Management of hypertension and multiple risk factors to enhance cardiovascular health in Singapore: The SingHypertension cluster randomized trial.


Journal Article

BACKGROUND:Hypertension is a serious public health problem in Singapore and is associated with significant morbidity and mortality from cardiovascular disease (CVD) with considerable implications for health-care resources. The goal of the trial is to compare a multicomponent intervention (MCI) to usual care to evaluate the effectiveness and cost-effectiveness of the MCI for lowering blood pressure (BP) among adults with uncontrolled hypertension in Singapore primary-care clinics. METHODS/DESIGN:The study is a cluster randomized trial in eight polyclinics in Singapore: four deliver a structured MCI and four deliver usual care. The components of the MCI are: (1) an algorithm-driven antihypertensive treatment for all hypertensive individuals using single-pill combination (SPC) and lipid-lowering medication for high-risk hypertensive individuals, (2) a motivational conversation for high-risk hypertensive individuals, (3) telephone-based follow-ups of all hypertensive individuals by polyclinic nurses, and (4) discounts on SPC antihypertensive medications. The trial will be conducted with 1000 individuals aged ≥ 40 years with uncontrolled hypertension (systolic BP ≥ 140 mmHg or diastolic BP ≥ 90 mmHg, based on the mean of the last two of three measurements) in eight polyclinics in Singapore. The primary outcome is change in systolic BP from baseline to follow-up at 24 months post-randomization. The incremental cost of MCI per CVD disability adjusted life years (DALY) averted and quality adjusted life years (QALY) saved will be computed. DISCUSSION:The demonstration of an effective and cost-effective hypertension control program that is implementable in busy polyclinics would provide compelling evidence for upscaling the program across all primary-care centers in Singapore, and possibly other regional countries with a similar health-care structure. TRIAL, NCT02972619 . Registered on 23 November 2016.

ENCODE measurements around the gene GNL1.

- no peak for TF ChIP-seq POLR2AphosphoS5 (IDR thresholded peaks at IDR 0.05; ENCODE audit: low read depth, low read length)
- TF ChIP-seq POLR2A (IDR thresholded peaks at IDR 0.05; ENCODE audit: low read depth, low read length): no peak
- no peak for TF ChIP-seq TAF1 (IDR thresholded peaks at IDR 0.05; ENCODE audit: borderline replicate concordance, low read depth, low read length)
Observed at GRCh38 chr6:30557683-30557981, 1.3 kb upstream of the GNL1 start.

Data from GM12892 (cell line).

Full Text

Duke Authors

Cited Authors

  • Jafar, TH; Tan, NC; Allen, JC; Finkelstein, EA; Goh, P; Moey, P; Quah, JHM; Hwang, SW; Bahadin, J; Thiagarajah, AG; Chan, J; Kang, G; Koong, A

Published Date

  • March 14, 2018

Published In

Volume / Issue

  • 19 / 1

Start / End Page

  • 180 -

PubMed ID

  • 29540213

Pubmed Central ID

  • 29540213

Electronic International Standard Serial Number (EISSN)

  • 1745-6215

International Standard Serial Number (ISSN)

  • 1745-6215

Digital Object Identifier (DOI)

  • 10.1186/s13063-018-2559-x


  • eng